The House health reform bill creates an insurance exchange where people who receive government subsidies will go to choose among insurance plans. The Stupak amendment forbids plans that are offered to people who receive subsidies from covering abortion. This means that people receiving subsidies will not be able to buy a comprehensive insurance plan that covers abortion, even if the abortion coverage would have been paid for using the personal premium dollars and not the subsidies (which was the compromise reached before the Stupak amendment). Because most people will receive subsidies, insurance plans on the exchange will also be unlikely to offer a separate comprehensive plan that covers abortion for non-subsidized individuals, so even people who do not receive subsidies at all may not be able to find a plan that covers abortion on the exchange. 

Mr. Klein’s post reminded me of three thoughts:

1) Low income women already get no respect when it comes to being allowed to make reproductive decisions. All women should have the right to make whatever decision is best for themselves and their families. But Medicaid doesn’t cover abortions because of the Hyde Amendment, which prohibits federal funds from being used for abortion except in extremely narrow exceptions. Only 17 states use their own funds to cover all medically necessary abortions for women on Medicaid. Health reform makes many more women eligible for Medicaid, which means more women will have health insurance, but at the expense of the government taking the power to make personal decisions away from women.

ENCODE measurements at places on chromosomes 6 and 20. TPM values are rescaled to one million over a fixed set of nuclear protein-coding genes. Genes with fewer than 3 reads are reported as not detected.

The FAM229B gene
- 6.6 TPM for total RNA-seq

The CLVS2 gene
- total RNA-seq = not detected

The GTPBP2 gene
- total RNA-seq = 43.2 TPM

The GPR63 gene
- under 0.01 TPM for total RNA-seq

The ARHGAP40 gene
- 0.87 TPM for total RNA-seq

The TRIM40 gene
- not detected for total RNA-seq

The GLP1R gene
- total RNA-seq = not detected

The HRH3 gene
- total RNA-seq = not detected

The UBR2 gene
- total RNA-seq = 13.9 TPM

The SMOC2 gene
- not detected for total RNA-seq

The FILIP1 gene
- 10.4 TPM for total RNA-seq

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Weekly Round-Up

Posted by NWLC Intern, Intern | Posted on: November 17, 2009 at 12:15 am

by Katherine Beauchemin, Communication Intern, 
National Women's Law Center 

The American Prospect took a look at Title IX through the eyes of a father as he witnessed the positive impact of Little League baseball on his daughter.

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NWLC Files Comments with Georgia Department of Education

Posted by Kolbe Franklin, Program Associate | Posted on: November 16, 2009 at 09:55 pm